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We hit upon this idea totally by accident.  My daughter brought an old computer keyboard to me yesterday and asked how to spell my name.  I told her and then pointed out each letter in turn for her to push.  Why did I never think of teaching her letters using an old computer keyboard?!

She went on to ask how to spell her own name and those of other family members.  After typing in several names, there were a few letters which she recognized without my prompting.

The keyboard could also be used to teach a child their numbers (assuming it has a number pad), or even the different punctuation marks and symbols.  And if your child practices spelling, this would be a fun method for them to key in their spelling words!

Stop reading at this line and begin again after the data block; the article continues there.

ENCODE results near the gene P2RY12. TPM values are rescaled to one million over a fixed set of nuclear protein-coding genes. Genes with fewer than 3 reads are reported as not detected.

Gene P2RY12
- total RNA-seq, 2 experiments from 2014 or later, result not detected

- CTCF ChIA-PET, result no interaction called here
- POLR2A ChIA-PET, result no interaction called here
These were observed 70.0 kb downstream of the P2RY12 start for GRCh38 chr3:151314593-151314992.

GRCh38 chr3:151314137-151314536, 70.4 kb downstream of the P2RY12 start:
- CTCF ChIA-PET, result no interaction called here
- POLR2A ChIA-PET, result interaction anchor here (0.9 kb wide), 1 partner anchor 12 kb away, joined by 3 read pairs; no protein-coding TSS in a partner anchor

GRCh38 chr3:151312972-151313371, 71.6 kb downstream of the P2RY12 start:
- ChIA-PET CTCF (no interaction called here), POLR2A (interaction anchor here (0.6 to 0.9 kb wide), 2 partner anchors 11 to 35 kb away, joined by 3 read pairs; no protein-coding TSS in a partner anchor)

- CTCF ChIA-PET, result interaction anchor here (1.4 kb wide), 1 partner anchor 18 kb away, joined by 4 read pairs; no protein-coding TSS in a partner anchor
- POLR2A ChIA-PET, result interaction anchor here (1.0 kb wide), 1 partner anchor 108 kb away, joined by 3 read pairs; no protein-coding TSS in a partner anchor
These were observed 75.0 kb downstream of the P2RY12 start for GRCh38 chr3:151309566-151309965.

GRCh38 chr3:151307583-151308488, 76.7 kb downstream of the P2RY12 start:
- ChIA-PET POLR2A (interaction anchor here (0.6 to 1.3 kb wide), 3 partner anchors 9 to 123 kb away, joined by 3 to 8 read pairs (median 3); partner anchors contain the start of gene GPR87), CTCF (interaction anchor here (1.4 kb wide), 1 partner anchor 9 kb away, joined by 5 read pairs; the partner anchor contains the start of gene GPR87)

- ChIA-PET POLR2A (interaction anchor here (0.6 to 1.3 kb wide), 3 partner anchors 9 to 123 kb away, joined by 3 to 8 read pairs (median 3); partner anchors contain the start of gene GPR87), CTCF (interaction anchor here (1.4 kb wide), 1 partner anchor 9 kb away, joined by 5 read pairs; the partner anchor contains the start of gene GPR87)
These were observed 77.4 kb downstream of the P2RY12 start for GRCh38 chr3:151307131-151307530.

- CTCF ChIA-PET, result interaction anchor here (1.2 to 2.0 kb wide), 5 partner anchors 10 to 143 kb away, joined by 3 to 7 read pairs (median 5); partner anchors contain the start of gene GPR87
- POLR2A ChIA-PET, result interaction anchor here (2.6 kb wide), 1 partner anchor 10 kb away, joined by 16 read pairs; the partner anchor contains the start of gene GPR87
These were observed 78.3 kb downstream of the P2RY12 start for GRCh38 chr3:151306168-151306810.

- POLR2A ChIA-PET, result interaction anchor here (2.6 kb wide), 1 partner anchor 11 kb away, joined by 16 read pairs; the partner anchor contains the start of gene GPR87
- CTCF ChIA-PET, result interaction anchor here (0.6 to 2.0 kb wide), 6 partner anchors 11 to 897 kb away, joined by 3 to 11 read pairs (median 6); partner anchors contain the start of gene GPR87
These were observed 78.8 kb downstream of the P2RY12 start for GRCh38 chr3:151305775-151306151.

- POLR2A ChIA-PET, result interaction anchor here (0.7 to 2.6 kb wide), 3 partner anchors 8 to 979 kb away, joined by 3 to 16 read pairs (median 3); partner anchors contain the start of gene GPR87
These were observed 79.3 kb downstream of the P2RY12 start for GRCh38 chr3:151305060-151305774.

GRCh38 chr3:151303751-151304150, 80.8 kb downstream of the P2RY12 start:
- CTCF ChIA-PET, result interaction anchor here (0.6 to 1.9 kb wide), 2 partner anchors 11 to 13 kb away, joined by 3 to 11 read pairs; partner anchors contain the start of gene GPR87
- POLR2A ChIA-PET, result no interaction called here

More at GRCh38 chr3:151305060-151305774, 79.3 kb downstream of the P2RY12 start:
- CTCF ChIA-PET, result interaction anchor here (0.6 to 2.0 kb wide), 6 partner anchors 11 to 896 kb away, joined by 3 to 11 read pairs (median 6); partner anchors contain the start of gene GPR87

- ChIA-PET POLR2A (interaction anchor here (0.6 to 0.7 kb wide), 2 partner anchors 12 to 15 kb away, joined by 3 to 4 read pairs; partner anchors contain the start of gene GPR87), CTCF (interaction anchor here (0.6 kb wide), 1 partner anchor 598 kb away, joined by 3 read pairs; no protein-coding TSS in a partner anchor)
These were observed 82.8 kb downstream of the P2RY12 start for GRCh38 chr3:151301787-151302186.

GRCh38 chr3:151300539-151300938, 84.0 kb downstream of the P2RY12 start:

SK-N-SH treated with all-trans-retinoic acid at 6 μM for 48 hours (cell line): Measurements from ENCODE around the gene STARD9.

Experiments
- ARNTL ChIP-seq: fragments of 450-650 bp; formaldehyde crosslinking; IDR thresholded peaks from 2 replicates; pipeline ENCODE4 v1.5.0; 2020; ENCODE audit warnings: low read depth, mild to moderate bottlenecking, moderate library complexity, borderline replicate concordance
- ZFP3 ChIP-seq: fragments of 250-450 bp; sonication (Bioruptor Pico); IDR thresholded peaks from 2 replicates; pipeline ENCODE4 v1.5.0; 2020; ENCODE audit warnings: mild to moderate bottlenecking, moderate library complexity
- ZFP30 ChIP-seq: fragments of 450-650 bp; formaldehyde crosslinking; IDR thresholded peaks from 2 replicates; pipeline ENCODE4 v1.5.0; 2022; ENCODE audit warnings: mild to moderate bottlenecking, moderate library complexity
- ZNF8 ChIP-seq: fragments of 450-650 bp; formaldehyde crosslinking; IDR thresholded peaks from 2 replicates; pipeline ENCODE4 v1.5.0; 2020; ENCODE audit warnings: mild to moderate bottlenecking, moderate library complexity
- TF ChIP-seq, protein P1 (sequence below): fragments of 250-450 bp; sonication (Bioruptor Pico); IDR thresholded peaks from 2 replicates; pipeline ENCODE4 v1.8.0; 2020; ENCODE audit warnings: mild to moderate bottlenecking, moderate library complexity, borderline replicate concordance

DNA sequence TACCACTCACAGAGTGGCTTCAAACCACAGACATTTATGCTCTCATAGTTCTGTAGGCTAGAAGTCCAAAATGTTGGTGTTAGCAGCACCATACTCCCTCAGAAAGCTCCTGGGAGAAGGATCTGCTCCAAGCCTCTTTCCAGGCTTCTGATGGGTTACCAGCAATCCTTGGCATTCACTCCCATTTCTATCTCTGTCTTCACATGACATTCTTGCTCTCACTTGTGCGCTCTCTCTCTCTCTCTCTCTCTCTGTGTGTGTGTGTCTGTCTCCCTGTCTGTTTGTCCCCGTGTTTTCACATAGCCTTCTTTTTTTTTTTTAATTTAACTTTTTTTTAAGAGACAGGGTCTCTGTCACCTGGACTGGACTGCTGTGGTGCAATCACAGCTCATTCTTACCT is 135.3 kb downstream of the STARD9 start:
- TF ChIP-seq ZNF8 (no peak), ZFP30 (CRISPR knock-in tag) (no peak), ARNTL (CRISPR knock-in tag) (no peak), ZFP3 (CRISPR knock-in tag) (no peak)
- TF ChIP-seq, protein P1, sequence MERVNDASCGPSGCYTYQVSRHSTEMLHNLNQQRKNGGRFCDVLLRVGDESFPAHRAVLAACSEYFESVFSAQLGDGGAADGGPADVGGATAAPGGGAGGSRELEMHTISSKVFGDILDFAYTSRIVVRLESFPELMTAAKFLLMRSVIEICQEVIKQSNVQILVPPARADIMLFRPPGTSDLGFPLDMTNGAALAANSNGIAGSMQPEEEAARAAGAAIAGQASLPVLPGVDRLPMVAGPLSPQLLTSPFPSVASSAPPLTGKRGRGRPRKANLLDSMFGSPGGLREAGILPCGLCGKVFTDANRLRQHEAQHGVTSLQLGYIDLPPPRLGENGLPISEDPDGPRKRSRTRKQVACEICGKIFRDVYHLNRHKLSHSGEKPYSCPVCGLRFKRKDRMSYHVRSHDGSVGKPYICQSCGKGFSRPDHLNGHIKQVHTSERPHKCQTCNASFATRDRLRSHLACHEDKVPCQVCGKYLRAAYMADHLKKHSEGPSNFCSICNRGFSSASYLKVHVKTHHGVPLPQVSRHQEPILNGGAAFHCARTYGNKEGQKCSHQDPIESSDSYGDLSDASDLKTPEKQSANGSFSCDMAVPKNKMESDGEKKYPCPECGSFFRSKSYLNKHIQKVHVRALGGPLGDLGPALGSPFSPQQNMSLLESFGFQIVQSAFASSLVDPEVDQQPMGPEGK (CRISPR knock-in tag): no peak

If you have an old keyboard lying around, why don’t you pull it out and have some fun with it?

Roy G. Biv with Licorice

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I had some Twizzler Rainbow Twists left over from a church snack, so the kids and I used them to learn that Roy G. Biv can help us remember the colors of the rainbow.  I cut the pieces in half and gave each kid their own set.  Then they took turns identifying the colors in the Roy G. Biv’s name and putting their pieces in order.

It’s a fun and simple way to help your kids learn their colors!

R – red

O- orange

Y – yellow

G – green

B – blue

I – indigo (no indigo licorice, but explain to your kids that it’s between blue and violet)

V – violet

Marshmallow Painting — Art

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This is a very easy art method to use with your children.  We simply squirted out blobs of different colored tempera paint onto foam plates and dot-painted with marshmallows.

You can use mini, regular-sized or jumbo ones.  You can even find novelty-shaped marshmallows during the holidays.

Just be prepared to let your kids eat a few marshmallows on the side!